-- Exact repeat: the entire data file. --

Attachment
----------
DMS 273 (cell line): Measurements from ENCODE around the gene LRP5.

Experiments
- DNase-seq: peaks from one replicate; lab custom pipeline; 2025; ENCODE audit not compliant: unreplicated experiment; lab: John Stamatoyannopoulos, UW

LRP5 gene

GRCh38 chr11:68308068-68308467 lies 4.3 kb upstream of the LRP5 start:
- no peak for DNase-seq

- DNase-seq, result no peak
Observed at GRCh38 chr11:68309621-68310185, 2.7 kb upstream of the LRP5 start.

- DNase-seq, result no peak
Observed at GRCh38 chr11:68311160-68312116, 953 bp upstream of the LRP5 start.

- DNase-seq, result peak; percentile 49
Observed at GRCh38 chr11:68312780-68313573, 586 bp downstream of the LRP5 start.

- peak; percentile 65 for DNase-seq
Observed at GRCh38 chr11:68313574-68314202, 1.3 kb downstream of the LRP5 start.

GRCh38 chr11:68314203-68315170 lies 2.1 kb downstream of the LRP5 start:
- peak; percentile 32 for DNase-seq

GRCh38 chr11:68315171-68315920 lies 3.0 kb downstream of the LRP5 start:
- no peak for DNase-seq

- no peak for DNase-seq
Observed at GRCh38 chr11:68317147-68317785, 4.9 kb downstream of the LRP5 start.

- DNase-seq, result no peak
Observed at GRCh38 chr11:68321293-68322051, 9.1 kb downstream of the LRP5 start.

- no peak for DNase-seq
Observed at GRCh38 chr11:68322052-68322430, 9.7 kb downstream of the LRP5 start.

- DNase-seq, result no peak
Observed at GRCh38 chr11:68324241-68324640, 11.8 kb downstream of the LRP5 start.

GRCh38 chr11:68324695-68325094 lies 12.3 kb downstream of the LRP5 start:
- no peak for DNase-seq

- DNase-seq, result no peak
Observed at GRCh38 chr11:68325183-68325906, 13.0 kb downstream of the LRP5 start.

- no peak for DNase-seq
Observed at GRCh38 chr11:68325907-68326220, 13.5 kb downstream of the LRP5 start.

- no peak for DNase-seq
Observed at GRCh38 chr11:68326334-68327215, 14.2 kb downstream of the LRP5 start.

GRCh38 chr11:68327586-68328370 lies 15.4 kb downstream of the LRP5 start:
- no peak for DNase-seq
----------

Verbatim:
DMS 273 (cell line): Measurements from ENCODE around the gene LRP5.

Experiments
- DNase-seq: peaks from one replicate; lab custom pipeline; 2025; ENCODE audit not compliant: unreplicated experiment; lab: John Stamatoyannopoulos, UW

LRP5 gene

GRCh38 chr11:68308068-68308467 lies 4.3 kb upstream of the LRP5 start:
- no peak for DNase-seq

- DNase-seq, result no peak
Observed at GRCh38 chr11:68309621-68310185, 2.7 kb upstream of the LRP5 start.

- DNase-seq, result no peak
Observed at GRCh38 chr11:68311160-68312116, 953 bp upstream of the LRP5 start.

- DNase-seq, result peak; percentile 49
Observed at GRCh38 chr11:68312780-68313573, 586 bp downstream of the LRP5 start.

- peak; percentile 65 for DNase-seq
Observed at GRCh38 chr11:68313574-68314202, 1.3 kb downstream of the LRP5 start.

GRCh38 chr11:68314203-68315170 lies 2.1 kb downstream of the LRP5 start:
- peak; percentile 32 for DNase-seq

GRCh38 chr11:68315171-68315920 lies 3.0 kb downstream of the LRP5 start:
- no peak for DNase-seq

- no peak for DNase-seq
Observed at GRCh38 chr11:68317147-68317785, 4.9 kb downstream of the LRP5 start.

- DNase-seq, result no peak
Observed at GRCh38 chr11:68321293-68322051, 9.1 kb downstream of the LRP5 start.

- no peak for DNase-seq
Observed at GRCh38 chr11:68322052-68322430, 9.7 kb downstream of the LRP5 start.

- DNase-seq, result no peak
Observed at GRCh38 chr11:68324241-68324640, 11.8 kb downstream of the LRP5 start.

GRCh38 chr11:68324695-68325094 lies 12.3 kb downstream of the LRP5 start:
- no peak for DNase-seq

- DNase-seq, result no peak
Observed at GRCh38 chr11:68325183-68325906, 13.0 kb downstream of the LRP5 start.

- no peak for DNase-seq
Observed at GRCh38 chr11:68325907-68326220, 13.5 kb downstream of the LRP5 start.

- no peak for DNase-seq
Observed at GRCh38 chr11:68326334-68327215, 14.2 kb downstream of the LRP5 start.

GRCh38 chr11:68327586-68328370 lies 15.4 kb downstream of the LRP5 start:
- no peak for DNase-seq